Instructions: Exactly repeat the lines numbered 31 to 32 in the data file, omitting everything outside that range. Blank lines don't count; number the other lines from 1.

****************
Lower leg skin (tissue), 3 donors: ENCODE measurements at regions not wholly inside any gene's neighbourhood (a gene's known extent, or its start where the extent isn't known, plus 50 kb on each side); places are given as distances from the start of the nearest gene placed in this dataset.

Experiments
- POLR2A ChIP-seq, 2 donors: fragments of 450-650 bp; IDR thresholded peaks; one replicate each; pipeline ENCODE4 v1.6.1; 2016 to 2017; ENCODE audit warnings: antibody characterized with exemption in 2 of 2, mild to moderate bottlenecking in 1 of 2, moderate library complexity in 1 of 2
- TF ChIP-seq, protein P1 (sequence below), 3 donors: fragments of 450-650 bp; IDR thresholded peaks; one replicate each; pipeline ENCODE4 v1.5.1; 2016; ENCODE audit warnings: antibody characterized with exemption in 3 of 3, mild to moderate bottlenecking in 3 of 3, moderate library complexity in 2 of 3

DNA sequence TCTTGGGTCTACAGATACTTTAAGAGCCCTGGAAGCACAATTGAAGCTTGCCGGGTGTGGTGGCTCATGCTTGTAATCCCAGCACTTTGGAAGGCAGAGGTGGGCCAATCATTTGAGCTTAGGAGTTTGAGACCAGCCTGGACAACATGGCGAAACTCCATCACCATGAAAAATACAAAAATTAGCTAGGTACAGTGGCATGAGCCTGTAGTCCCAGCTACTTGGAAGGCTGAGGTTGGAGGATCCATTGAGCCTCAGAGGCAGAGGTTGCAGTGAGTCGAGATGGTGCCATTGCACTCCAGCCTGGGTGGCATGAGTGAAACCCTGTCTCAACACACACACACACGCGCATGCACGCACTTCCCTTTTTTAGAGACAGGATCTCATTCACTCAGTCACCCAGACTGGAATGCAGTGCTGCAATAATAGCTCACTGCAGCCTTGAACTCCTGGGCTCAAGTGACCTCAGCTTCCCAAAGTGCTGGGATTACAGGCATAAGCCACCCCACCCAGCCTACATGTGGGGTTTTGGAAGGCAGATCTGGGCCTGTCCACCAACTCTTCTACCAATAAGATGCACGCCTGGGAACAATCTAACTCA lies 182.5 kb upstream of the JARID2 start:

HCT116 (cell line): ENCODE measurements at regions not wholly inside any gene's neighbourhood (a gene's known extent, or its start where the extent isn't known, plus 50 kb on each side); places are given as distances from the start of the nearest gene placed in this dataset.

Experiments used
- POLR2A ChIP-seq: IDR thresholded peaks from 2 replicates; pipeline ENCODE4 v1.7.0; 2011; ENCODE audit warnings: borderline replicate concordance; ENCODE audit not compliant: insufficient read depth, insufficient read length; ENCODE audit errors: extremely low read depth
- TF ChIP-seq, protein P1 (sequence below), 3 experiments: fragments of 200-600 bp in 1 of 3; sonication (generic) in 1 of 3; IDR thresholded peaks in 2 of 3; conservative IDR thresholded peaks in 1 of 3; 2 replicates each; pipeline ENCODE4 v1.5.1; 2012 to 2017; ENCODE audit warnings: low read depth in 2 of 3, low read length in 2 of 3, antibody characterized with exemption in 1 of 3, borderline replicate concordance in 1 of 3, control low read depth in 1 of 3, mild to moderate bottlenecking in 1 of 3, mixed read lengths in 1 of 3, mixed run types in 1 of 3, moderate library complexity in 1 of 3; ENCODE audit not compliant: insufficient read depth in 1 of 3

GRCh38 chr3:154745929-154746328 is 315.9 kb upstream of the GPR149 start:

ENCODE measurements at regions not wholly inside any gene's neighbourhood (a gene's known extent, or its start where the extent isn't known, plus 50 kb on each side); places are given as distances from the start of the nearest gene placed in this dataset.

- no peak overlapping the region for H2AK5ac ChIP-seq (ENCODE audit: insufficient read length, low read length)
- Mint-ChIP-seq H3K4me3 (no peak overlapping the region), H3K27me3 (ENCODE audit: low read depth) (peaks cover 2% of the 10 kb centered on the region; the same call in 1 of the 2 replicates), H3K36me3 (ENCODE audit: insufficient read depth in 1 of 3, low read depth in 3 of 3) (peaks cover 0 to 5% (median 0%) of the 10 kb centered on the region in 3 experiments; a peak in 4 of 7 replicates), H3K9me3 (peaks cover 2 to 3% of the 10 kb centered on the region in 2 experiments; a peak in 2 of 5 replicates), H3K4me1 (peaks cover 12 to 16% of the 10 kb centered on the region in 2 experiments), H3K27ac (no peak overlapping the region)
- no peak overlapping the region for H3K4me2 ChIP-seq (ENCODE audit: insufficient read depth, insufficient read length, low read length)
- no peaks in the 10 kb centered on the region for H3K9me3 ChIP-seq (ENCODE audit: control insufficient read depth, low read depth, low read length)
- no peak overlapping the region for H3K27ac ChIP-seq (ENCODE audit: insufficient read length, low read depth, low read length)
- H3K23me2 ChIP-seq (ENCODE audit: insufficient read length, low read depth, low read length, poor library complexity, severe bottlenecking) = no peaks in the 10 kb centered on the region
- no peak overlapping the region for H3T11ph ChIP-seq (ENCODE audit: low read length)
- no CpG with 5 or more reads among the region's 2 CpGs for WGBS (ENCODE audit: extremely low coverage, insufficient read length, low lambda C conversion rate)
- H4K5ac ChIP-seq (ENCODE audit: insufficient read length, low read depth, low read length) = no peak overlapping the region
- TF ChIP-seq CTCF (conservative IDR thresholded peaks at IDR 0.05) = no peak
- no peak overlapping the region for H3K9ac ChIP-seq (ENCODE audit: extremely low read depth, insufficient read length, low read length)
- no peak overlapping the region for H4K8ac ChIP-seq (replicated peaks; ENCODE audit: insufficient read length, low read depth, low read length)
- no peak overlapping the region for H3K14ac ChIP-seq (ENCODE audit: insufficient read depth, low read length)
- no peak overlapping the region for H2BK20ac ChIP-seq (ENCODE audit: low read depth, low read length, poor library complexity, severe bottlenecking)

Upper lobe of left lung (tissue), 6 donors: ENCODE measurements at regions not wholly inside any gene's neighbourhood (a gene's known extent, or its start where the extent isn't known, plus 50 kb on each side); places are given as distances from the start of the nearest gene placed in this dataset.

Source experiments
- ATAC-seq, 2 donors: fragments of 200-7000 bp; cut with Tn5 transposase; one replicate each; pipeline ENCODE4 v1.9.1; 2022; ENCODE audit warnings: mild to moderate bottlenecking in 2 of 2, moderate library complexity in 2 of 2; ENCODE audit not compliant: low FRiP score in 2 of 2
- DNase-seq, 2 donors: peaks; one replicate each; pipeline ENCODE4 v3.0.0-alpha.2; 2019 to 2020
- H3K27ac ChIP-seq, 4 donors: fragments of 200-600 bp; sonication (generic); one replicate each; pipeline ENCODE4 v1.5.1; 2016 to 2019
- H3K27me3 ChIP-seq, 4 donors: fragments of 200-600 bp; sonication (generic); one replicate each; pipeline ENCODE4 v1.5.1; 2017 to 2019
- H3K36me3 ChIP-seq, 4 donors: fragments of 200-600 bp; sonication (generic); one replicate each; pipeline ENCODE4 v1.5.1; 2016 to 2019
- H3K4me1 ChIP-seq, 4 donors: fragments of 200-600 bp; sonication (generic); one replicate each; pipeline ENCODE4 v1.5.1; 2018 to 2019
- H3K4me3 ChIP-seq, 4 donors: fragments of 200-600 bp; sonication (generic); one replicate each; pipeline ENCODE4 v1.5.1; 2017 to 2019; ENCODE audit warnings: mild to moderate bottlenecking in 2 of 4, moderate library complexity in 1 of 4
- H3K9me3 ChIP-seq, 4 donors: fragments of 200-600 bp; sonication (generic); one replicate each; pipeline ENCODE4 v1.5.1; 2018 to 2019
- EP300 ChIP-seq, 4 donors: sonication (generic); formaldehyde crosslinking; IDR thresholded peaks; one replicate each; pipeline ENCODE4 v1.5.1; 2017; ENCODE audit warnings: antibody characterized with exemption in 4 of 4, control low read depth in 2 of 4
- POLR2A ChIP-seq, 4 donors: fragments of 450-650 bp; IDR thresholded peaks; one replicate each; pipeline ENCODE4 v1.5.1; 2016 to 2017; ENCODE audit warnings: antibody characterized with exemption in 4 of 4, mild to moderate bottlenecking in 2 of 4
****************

- H3K27me3 ChIP-seq, 4 donors: fragments of 200-600 bp; sonication (generic); one replicate each; pipeline ENCODE4 v1.5.1; 2017 to 2019
- H3K36me3 ChIP-seq, 4 donors: fragments of 200-600 bp; sonication (generic); one replicate each; pipeline ENCODE4 v1.5.1; 2016 to 2019